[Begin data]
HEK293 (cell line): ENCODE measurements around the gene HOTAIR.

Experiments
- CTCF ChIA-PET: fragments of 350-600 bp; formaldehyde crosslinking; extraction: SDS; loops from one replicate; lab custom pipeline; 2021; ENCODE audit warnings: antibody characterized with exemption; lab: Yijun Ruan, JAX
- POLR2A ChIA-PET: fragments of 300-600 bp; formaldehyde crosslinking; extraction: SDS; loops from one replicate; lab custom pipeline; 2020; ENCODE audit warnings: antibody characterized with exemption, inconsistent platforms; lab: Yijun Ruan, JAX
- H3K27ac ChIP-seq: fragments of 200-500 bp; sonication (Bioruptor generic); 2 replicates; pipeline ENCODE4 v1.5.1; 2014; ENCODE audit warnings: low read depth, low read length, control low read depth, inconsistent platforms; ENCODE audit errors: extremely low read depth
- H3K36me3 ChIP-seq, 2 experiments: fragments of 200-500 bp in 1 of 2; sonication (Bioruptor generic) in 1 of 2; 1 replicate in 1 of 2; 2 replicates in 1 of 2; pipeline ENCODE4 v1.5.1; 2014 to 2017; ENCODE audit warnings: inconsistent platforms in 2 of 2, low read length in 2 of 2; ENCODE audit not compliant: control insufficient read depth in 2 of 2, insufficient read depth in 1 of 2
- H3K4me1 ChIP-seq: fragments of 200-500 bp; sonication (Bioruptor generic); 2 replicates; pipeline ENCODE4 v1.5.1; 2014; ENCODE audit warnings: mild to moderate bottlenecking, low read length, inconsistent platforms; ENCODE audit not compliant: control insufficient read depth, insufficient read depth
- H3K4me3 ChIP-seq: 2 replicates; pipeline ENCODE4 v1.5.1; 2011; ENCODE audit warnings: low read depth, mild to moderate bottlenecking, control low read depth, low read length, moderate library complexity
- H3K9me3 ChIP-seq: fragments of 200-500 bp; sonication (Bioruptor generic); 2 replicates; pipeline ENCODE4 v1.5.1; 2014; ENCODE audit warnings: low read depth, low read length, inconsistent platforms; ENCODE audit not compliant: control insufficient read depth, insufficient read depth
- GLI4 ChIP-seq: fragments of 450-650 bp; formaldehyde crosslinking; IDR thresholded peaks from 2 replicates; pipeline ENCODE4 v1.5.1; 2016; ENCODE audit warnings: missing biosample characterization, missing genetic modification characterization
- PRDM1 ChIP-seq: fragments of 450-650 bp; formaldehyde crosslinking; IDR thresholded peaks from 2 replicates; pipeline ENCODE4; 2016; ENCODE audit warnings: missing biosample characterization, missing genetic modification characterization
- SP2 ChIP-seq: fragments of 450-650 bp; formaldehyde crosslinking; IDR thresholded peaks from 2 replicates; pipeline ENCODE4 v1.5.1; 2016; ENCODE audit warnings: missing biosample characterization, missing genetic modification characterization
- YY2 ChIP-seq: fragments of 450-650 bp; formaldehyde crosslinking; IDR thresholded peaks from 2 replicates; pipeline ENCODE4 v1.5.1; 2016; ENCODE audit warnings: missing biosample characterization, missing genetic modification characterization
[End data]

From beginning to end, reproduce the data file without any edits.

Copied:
HEK293 (cell line): ENCODE measurements around the gene HOTAIR.

Experiments
- CTCF ChIA-PET: fragments of 350-600 bp; formaldehyde crosslinking; extraction: SDS; loops from one replicate; lab custom pipeline; 2021; ENCODE audit warnings: antibody characterized with exemption; lab: Yijun Ruan, JAX
- POLR2A ChIA-PET: fragments of 300-600 bp; formaldehyde crosslinking; extraction: SDS; loops from one replicate; lab custom pipeline; 2020; ENCODE audit warnings: antibody characterized with exemption, inconsistent platforms; lab: Yijun Ruan, JAX
- H3K27ac ChIP-seq: fragments of 200-500 bp; sonication (Bioruptor generic); 2 replicates; pipeline ENCODE4 v1.5.1; 2014; ENCODE audit warnings: low read depth, low read length, control low read depth, inconsistent platforms; ENCODE audit errors: extremely low read depth
- H3K36me3 ChIP-seq, 2 experiments: fragments of 200-500 bp in 1 of 2; sonication (Bioruptor generic) in 1 of 2; 1 replicate in 1 of 2; 2 replicates in 1 of 2; pipeline ENCODE4 v1.5.1; 2014 to 2017; ENCODE audit warnings: inconsistent platforms in 2 of 2, low read length in 2 of 2; ENCODE audit not compliant: control insufficient read depth in 2 of 2, insufficient read depth in 1 of 2
- H3K4me1 ChIP-seq: fragments of 200-500 bp; sonication (Bioruptor generic); 2 replicates; pipeline ENCODE4 v1.5.1; 2014; ENCODE audit warnings: mild to moderate bottlenecking, low read length, inconsistent platforms; ENCODE audit not compliant: control insufficient read depth, insufficient read depth
- H3K4me3 ChIP-seq: 2 replicates; pipeline ENCODE4 v1.5.1; 2011; ENCODE audit warnings: low read depth, mild to moderate bottlenecking, control low read depth, low read length, moderate library complexity
- H3K9me3 ChIP-seq: fragments of 200-500 bp; sonication (Bioruptor generic); 2 replicates; pipeline ENCODE4 v1.5.1; 2014; ENCODE audit warnings: low read depth, low read length, inconsistent platforms; ENCODE audit not compliant: control insufficient read depth, insufficient read depth
- GLI4 ChIP-seq: fragments of 450-650 bp; formaldehyde crosslinking; IDR thresholded peaks from 2 replicates; pipeline ENCODE4 v1.5.1; 2016; ENCODE audit warnings: missing biosample characterization, missing genetic modification characterization
- PRDM1 ChIP-seq: fragments of 450-650 bp; formaldehyde crosslinking; IDR thresholded peaks from 2 replicates; pipeline ENCODE4; 2016; ENCODE audit warnings: missing biosample characterization, missing genetic modification characterization
- SP2 ChIP-seq: fragments of 450-650 bp; formaldehyde crosslinking; IDR thresholded peaks from 2 replicates; pipeline ENCODE4 v1.5.1; 2016; ENCODE audit warnings: missing biosample characterization, missing genetic modification characterization
- YY2 ChIP-seq: fragments of 450-650 bp; formaldehyde crosslinking; IDR thresholded peaks from 2 replicates; pipeline ENCODE4 v1.5.1; 2016; ENCODE audit warnings: missing biosample characterization, missing genetic modification characterization